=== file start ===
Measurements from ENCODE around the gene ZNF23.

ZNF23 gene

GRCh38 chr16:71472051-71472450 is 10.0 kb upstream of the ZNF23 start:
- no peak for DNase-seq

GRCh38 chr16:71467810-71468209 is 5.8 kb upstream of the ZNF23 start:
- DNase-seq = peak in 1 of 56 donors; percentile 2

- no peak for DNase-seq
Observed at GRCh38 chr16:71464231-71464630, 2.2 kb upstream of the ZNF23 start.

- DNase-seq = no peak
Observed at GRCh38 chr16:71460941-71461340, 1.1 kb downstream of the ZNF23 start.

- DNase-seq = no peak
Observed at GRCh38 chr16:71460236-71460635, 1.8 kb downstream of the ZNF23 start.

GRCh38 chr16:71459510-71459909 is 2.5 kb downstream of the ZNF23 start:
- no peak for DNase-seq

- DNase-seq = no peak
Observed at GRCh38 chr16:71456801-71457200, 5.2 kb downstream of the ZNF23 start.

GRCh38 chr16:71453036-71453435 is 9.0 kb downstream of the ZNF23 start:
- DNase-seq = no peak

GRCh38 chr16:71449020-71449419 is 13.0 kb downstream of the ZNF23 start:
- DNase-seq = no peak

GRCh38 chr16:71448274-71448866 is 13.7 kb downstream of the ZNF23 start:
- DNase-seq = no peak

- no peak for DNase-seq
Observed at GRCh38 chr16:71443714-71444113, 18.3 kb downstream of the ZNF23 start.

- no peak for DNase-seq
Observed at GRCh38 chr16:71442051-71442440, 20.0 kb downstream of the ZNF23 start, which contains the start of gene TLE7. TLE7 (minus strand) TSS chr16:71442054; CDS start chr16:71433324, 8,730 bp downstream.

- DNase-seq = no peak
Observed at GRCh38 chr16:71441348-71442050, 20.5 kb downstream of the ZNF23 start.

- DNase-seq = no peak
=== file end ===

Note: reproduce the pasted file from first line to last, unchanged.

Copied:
Measurements from ENCODE around the gene ZNF23.

ZNF23 gene

GRCh38 chr16:71472051-71472450 is 10.0 kb upstream of the ZNF23 start:
- no peak for DNase-seq

GRCh38 chr16:71467810-71468209 is 5.8 kb upstream of the ZNF23 start:
- DNase-seq = peak in 1 of 56 donors; percentile 2

- no peak for DNase-seq
Observed at GRCh38 chr16:71464231-71464630, 2.2 kb upstream of the ZNF23 start.

- DNase-seq = no peak
Observed at GRCh38 chr16:71460941-71461340, 1.1 kb downstream of the ZNF23 start.

- DNase-seq = no peak
Observed at GRCh38 chr16:71460236-71460635, 1.8 kb downstream of the ZNF23 start.

GRCh38 chr16:71459510-71459909 is 2.5 kb downstream of the ZNF23 start:
- no peak for DNase-seq

- DNase-seq = no peak
Observed at GRCh38 chr16:71456801-71457200, 5.2 kb downstream of the ZNF23 start.

GRCh38 chr16:71453036-71453435 is 9.0 kb downstream of the ZNF23 start:
- DNase-seq = no peak

GRCh38 chr16:71449020-71449419 is 13.0 kb downstream of the ZNF23 start:
- DNase-seq = no peak

GRCh38 chr16:71448274-71448866 is 13.7 kb downstream of the ZNF23 start:
- DNase-seq = no peak

- no peak for DNase-seq
Observed at GRCh38 chr16:71443714-71444113, 18.3 kb downstream of the ZNF23 start.

- no peak for DNase-seq
Observed at GRCh38 chr16:71442051-71442440, 20.0 kb downstream of the ZNF23 start, which contains the start of gene TLE7. TLE7 (minus strand) TSS chr16:71442054; CDS start chr16:71433324, 8,730 bp downstream.

- DNase-seq = no peak
Observed at GRCh38 chr16:71441348-71442050, 20.5 kb downstream of the ZNF23 start.

- DNase-seq = no peak